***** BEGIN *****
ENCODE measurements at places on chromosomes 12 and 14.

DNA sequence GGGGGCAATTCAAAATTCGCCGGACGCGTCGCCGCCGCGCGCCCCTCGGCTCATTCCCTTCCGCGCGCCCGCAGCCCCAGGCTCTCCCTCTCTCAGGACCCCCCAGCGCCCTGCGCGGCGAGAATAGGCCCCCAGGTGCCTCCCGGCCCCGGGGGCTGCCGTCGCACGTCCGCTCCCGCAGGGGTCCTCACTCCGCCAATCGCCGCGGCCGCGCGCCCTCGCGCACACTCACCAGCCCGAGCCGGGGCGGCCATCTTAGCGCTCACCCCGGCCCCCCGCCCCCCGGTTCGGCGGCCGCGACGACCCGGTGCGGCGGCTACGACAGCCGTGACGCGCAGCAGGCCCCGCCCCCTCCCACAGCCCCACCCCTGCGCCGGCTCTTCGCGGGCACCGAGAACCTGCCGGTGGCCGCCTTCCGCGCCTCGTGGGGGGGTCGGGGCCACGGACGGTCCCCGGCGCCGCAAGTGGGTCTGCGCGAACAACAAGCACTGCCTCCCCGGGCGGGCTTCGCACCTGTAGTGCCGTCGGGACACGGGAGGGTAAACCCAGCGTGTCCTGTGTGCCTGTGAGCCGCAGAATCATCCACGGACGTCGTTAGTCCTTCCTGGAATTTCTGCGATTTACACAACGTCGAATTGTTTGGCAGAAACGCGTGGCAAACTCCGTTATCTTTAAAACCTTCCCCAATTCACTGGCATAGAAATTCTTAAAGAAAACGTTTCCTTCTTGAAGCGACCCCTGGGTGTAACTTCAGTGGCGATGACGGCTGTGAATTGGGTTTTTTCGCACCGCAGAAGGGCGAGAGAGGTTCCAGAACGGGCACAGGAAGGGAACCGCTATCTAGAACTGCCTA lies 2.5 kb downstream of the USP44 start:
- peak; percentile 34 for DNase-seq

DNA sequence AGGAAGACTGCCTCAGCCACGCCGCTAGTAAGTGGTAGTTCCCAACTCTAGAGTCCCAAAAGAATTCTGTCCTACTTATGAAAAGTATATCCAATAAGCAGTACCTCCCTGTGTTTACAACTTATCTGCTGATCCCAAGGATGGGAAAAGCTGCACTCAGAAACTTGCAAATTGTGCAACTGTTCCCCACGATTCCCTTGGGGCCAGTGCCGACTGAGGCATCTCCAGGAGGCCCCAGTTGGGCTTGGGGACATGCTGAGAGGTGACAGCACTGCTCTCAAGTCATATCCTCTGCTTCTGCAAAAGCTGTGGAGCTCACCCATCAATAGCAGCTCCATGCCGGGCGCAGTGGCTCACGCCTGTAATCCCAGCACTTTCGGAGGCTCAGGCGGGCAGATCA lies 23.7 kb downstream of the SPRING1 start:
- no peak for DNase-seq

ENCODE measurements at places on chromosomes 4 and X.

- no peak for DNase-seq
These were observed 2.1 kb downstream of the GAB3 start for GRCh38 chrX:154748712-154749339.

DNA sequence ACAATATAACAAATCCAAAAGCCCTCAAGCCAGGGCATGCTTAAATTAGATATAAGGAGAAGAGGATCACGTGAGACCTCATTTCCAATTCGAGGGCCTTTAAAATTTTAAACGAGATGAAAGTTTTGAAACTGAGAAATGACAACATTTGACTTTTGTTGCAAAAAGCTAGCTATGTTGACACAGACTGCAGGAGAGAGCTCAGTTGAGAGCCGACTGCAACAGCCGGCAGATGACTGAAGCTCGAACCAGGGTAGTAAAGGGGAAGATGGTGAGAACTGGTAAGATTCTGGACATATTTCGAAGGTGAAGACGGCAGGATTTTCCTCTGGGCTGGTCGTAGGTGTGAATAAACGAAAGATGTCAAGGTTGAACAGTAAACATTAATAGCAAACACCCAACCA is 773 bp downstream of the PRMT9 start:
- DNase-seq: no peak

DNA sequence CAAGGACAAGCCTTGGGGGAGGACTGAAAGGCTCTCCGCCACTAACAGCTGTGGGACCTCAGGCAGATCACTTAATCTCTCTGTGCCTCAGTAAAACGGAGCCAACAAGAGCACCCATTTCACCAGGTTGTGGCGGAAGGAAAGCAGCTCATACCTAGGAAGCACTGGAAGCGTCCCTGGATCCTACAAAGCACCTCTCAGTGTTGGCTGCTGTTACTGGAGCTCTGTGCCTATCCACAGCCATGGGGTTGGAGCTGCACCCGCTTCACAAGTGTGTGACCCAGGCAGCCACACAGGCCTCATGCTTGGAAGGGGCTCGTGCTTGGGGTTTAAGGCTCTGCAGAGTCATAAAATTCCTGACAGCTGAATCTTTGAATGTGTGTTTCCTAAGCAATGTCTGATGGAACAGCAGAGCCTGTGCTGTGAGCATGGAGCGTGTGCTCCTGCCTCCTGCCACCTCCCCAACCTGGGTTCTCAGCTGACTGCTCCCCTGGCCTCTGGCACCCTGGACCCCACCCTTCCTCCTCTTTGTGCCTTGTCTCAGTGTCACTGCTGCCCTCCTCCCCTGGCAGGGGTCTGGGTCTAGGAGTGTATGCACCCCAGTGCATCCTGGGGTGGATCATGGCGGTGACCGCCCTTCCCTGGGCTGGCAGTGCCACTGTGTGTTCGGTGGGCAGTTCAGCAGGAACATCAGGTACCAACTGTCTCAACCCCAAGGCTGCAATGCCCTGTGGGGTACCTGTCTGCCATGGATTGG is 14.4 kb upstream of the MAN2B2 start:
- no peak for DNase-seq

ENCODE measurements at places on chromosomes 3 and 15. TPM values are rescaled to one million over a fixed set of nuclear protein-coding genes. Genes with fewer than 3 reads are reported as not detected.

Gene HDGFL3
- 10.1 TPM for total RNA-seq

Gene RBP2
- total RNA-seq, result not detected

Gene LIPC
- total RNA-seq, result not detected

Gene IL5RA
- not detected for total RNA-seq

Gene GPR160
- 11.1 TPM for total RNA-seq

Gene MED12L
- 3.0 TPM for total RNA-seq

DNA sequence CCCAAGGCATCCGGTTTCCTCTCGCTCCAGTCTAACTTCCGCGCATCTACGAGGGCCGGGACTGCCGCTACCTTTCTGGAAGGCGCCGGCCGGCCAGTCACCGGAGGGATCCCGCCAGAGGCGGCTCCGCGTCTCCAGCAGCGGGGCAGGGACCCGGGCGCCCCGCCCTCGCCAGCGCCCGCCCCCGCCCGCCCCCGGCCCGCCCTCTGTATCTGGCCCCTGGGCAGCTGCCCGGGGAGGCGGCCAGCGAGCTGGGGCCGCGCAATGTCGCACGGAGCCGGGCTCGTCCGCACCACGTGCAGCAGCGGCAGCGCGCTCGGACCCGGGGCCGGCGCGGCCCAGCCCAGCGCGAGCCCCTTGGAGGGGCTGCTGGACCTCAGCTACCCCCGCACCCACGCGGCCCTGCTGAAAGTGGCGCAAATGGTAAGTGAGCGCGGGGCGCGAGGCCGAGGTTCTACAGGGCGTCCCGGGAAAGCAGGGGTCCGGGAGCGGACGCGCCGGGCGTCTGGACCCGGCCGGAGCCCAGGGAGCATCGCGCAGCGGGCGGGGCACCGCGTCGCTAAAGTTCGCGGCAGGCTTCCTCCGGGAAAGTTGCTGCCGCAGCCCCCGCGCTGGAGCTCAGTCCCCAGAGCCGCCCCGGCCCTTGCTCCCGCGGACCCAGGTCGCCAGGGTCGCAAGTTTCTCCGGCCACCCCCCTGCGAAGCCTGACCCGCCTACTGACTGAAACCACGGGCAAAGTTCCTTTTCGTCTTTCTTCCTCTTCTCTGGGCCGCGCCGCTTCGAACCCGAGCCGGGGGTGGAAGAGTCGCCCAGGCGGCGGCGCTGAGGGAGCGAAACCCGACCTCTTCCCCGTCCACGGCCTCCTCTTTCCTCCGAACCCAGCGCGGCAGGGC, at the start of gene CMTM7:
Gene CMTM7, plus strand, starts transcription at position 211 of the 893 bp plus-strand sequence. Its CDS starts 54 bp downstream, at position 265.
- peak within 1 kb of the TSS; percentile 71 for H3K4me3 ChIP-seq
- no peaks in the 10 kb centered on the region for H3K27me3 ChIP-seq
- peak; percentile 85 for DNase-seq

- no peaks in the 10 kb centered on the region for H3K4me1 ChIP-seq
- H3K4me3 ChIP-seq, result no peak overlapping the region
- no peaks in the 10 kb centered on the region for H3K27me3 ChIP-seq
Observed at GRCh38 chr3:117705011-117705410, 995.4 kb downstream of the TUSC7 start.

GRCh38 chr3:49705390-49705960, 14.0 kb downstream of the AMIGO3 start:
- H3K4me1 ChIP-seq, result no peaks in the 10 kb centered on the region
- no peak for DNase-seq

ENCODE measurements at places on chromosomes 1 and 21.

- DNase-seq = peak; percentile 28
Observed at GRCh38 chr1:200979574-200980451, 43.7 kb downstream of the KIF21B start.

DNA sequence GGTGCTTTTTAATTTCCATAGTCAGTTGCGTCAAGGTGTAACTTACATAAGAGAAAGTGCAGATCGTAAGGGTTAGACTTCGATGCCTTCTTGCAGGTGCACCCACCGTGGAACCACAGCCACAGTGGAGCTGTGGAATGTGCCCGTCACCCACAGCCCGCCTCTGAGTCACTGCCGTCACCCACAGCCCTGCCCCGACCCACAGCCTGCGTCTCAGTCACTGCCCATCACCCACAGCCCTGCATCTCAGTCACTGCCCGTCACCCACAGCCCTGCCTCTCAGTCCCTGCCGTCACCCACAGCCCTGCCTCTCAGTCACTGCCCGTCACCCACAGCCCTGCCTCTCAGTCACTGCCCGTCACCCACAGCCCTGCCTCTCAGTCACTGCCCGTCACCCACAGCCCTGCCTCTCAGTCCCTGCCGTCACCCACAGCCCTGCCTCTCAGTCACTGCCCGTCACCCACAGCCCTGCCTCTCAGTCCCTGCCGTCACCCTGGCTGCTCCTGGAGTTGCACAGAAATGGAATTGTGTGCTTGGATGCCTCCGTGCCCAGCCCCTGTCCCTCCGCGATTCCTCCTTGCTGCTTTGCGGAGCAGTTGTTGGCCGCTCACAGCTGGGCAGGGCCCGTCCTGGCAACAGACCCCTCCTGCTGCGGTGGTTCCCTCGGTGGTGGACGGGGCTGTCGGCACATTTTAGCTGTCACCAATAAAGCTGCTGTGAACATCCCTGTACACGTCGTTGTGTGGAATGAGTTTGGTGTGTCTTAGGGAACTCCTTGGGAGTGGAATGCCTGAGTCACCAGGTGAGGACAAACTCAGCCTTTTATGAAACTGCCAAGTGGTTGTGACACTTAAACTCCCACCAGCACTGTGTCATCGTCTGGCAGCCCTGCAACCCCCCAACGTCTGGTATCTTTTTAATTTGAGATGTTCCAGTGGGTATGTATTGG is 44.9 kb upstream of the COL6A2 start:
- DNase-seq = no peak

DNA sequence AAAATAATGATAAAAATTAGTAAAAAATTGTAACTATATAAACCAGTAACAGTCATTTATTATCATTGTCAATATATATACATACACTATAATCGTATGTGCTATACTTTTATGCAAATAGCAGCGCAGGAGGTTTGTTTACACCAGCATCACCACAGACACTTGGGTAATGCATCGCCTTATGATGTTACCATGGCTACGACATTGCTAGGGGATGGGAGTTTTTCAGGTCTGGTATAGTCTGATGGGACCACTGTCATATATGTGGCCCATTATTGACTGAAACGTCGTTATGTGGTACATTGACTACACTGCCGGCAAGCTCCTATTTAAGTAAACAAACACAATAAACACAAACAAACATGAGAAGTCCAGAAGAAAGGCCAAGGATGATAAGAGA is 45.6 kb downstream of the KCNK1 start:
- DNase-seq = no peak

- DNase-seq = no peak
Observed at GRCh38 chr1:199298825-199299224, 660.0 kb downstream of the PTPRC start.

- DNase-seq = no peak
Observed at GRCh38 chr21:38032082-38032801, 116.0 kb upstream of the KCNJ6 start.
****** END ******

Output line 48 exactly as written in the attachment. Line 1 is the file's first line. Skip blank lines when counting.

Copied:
Observed at GRCh38 chr21:38032082-38032801, 116.0 kb upstream of the KCNJ6 start.